There are times when what has been cloudy and confused becomes bright and clear, when what has been hidden is made manifest for all to see.  Today is one of those times.  For Jesus Christ, who revealed that He is the resurrection and the life by raising His friend Lazarus from the dead, now enters Jerusalem as the long-awaited Messiah to the welcoming cheers of the crowd. 
            But even before He gets to Jerusalem, the forces of darkness had decided to kill Christ because they could tell that someone who could raise the dead was a threat to their power; for He was neither a conquering general nor a Pharisee-like interpreter of the Law; and those nationalistic religious leaders had no use for a Messiah who did not serve their schemes of domination.
            On Palm Sunday, it becomes clear that the Savior Who enters Jerusalem today is the Lamb of God who takes away the sins of the world.  He is the Passover Lamb whose death and resurrection will conquer death itself. Mary, Lazarus’ sister, performed a prophetic act when she anointed Christ with the same kind of costly ointment that was used to anoint the bodies of the dead.  This Messiah, this One who is truly anointed to save His people and the whole world, will be rejected by the leaders of the Jews and crucified under the authority of the Romans.  And when He is lifted up upon the Cross, He will draw all who believe in Him-- Jew, Gentile, male, female, rich, poor, all nations, classes, and races—to the life of a Kingdom that transcends this world and our petty divisions.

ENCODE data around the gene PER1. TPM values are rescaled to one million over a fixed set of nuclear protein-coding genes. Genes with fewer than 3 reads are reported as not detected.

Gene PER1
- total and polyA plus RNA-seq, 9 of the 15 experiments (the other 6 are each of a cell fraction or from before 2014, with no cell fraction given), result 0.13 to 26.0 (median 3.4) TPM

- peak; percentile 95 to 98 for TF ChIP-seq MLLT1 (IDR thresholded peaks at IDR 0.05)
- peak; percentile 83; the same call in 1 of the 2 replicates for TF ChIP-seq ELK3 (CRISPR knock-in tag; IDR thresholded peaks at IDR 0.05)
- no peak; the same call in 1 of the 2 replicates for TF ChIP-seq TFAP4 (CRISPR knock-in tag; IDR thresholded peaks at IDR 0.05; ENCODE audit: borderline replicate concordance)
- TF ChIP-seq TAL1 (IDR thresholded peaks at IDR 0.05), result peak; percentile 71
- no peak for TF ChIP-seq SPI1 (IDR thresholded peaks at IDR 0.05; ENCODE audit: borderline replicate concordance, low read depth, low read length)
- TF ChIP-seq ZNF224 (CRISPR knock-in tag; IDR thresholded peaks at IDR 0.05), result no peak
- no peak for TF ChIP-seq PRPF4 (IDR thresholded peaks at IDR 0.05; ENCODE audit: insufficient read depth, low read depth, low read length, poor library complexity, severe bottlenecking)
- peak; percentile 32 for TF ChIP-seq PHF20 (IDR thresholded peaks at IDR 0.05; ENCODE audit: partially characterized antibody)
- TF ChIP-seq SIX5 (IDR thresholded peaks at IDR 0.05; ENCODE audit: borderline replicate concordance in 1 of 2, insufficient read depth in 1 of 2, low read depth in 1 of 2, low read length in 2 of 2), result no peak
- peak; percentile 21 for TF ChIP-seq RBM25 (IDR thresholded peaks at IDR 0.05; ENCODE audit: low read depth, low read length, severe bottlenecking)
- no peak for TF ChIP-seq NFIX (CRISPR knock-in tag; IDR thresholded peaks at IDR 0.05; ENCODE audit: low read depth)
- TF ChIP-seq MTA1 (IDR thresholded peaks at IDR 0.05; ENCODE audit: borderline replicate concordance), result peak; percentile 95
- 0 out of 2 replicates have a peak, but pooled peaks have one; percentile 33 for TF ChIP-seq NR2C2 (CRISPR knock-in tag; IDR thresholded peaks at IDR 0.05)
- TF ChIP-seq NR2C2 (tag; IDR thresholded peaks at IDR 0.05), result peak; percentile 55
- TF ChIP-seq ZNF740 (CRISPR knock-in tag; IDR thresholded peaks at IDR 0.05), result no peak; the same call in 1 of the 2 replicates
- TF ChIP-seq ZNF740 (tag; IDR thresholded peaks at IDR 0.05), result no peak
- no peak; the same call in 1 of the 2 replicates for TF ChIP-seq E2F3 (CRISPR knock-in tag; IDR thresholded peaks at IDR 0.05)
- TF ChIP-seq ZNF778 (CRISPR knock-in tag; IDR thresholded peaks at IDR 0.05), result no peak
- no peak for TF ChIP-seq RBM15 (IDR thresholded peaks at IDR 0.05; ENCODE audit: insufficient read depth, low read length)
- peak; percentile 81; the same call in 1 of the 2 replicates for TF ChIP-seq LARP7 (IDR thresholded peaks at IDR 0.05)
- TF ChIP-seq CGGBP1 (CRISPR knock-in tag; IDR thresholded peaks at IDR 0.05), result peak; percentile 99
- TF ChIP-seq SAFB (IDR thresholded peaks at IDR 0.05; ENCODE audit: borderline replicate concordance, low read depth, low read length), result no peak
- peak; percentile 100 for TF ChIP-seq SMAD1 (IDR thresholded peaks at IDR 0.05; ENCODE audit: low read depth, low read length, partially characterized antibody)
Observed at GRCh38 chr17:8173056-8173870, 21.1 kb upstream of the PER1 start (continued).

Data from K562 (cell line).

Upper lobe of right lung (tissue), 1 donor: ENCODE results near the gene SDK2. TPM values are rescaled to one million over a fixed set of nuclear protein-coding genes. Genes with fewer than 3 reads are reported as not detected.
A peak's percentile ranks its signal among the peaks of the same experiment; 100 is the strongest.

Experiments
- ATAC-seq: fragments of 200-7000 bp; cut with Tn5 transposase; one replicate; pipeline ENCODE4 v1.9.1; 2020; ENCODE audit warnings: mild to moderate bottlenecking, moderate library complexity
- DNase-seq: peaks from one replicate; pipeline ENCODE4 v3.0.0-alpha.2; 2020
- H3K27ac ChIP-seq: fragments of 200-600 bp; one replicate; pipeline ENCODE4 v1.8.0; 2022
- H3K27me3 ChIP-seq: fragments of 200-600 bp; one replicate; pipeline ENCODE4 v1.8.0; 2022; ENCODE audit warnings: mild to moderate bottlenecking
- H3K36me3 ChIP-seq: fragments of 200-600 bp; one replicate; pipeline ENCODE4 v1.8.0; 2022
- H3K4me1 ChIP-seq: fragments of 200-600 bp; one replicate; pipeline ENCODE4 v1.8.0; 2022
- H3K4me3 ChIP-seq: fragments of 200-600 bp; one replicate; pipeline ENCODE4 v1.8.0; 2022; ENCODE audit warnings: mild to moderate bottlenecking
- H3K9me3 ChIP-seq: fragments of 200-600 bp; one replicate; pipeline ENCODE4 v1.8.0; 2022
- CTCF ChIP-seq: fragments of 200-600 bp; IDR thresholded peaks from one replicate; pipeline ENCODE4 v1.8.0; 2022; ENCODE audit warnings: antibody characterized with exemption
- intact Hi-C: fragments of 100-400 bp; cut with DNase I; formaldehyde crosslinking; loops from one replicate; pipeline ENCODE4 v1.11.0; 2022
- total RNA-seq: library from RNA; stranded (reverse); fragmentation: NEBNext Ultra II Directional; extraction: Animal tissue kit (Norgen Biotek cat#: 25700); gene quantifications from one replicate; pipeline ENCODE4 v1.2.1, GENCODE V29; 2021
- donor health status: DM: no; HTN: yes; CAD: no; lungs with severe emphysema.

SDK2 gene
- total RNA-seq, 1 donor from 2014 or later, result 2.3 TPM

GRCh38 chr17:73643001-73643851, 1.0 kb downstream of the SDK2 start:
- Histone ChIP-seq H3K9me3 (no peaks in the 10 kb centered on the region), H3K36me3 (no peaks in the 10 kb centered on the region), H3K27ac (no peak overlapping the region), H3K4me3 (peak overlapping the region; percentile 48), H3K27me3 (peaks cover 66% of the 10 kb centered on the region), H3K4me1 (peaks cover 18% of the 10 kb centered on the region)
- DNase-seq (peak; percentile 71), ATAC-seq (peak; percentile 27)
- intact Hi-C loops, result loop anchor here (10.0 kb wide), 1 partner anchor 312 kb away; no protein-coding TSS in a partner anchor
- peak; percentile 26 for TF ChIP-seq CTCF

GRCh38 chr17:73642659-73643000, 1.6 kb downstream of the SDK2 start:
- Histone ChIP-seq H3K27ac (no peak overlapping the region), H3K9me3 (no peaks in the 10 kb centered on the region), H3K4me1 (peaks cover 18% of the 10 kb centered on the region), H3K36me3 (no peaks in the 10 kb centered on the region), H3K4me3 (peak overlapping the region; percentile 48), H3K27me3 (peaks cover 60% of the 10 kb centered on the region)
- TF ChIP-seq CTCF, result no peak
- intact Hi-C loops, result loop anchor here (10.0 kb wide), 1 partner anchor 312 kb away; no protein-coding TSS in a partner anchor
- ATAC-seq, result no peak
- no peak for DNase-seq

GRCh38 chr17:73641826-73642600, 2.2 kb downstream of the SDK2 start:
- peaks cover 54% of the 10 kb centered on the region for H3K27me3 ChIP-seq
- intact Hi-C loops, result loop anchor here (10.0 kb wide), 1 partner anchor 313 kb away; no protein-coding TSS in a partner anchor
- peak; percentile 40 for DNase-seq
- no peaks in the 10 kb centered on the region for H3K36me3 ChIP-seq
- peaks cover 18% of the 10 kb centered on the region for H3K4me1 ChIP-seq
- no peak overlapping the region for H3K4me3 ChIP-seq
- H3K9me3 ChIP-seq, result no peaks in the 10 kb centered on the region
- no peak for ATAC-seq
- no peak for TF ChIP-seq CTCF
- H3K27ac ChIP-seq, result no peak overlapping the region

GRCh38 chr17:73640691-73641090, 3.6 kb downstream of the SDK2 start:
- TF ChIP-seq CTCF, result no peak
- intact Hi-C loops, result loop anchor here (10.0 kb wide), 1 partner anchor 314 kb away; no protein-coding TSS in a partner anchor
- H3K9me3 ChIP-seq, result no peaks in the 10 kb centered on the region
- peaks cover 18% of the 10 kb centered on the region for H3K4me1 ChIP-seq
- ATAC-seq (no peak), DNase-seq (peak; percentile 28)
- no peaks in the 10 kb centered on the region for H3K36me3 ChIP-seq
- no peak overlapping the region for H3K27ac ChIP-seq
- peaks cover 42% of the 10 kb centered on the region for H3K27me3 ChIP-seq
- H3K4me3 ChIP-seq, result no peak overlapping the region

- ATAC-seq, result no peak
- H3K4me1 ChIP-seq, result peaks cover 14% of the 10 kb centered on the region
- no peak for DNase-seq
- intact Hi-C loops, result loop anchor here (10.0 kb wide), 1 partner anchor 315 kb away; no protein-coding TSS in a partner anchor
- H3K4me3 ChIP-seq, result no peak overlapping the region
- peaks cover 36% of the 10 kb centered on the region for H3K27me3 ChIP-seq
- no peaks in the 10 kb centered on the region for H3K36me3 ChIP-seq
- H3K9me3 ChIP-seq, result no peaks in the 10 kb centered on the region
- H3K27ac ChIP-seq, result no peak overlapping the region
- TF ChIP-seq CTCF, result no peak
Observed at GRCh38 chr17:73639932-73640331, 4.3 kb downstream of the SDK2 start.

Jesus Christ will not reign as a soldier, a politician, or a rich man, but as a Suffering Servant, a slaughtered lamb, a despised victim of torture and capital punishment.   The crowds are right on Palm Sunday to welcome Him as a conquering King in Whom God’s promises will be fulfilled.  But they misunderstand what kind of King He is and how He will conquer.  For He rules from a cross and an empty tomb; instead of killing Roman soldiers, He kills death by allowing Himself to be killed; in the place of a magnificent stallion fit for a king, He rides a humble donkey that would impress no one.
            The crowd is right, “Blessed is He Who comes in the name of the Lord, the King of Israel.”  They shout “Hosanna,” which is a plea for God’s salvation to come upon the earth.  And it does through the Lord’s death and glorious resurrection.  But that’s not what the crowds expected; it’s apparently not what the disciples or anyone else anticipated.  For it goes against all our preconceived notions of what it means to be successful, to be powerful, to rule upon the earth, and to be respectable and religious.
            And it’s still a very hard lesson for us to accept, for there is too much of the world in all of us and the demons never work harder than when we are trying to grow closer to Christ. That’s why we need to follow St. Paul’s advice to focus on what is truly holy this week, to rejoice always, and to “let your gentleness be known to all men.”  As St. Paul wrote, “The Lord is at hand” which is never more true than on this feast as He enters Jerusalem to the cheers of the crowds.